The importance of walking the roof is the ability to see the roof edge, the gutters, the underlayment and the ability to observe the singles from closeup. If the roof edge trim is missing there may be wind-driven moisture soaking into the wood substrate, causing wood rot and mould issues. Many time rain-driven moisture wicks two feet up the sheathing and may even affect the structural trusses and walls. It may also allow moisture to penetrate between the fascia’s wood base and aluminium finish causing the wood to rot out or allows the rain or snow water to drip between the fascia and gutter causing a potential winter trip hazard on the frozen sidewalks below.
The interior of the gutters should be observed to determine that they are clear of debris, if they a rusting and to observe the connections for leak related issues.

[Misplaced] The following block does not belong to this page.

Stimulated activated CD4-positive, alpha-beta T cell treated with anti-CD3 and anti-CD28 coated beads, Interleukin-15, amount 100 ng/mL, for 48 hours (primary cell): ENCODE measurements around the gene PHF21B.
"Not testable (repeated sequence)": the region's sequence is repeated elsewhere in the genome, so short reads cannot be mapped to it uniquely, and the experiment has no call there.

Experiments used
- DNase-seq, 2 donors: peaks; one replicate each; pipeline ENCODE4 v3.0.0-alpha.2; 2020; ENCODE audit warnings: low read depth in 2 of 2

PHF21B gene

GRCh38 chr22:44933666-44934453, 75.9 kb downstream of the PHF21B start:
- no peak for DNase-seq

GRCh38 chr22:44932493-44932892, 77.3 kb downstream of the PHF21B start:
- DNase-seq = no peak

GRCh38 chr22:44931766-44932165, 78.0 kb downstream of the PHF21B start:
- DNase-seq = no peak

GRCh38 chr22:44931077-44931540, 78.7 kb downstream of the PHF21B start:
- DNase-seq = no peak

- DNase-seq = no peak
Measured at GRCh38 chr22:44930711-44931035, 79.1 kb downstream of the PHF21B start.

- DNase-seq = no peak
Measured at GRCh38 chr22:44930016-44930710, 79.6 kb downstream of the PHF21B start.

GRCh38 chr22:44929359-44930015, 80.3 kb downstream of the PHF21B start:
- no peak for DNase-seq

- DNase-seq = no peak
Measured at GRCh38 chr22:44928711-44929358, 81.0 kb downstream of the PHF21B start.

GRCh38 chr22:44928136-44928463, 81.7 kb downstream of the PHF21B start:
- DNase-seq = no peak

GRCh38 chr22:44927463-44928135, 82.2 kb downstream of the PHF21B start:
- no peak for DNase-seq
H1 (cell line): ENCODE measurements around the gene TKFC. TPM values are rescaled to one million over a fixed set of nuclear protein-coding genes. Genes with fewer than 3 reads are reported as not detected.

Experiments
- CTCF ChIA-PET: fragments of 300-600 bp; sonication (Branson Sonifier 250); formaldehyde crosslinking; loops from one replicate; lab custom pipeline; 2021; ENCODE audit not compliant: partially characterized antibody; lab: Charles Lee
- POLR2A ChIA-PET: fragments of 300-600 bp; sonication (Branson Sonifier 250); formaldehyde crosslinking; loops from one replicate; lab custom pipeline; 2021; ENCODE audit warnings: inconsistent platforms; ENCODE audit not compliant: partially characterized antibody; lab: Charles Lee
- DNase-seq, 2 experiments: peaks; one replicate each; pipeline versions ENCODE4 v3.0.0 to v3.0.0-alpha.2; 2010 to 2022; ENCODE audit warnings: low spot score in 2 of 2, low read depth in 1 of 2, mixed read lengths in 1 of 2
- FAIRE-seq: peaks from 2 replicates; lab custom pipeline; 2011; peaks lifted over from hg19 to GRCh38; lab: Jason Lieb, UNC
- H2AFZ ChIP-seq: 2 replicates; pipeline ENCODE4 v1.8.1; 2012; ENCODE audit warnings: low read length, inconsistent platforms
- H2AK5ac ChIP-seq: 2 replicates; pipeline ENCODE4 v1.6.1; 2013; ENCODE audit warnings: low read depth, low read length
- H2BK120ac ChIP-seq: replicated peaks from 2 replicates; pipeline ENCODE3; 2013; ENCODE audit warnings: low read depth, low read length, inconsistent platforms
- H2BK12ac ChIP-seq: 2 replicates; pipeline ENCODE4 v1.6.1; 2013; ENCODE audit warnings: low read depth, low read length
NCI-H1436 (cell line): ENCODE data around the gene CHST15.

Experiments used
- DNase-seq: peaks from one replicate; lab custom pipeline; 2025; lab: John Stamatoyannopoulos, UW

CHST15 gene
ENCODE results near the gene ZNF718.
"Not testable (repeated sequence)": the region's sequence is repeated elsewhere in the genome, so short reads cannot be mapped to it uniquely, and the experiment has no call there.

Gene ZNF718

Another roof edge related issue is roofing underlayment. Not always easy to determine but in most cases, the bottom row of shingles can be lifted enough to determine if it has been installed. Roofing underlayment provides your roof with an extra layer of protection providing it’s the right material. I have come across plastic being installed in place of roofing felt. This will cause moisture to collect and increases rot and mould activity.
It's also important to be on the roof to determine if the shingles are installed properly, are they adhering properly to prevent wind lift, are they lapped proper, are there exposed nails, under-driven or over-driven nails, Are the valleys sealed properly.
All the issues discussed can not be observed unless, at the very least, the inspector climbs the ladder and if safe to do so, walks the roof.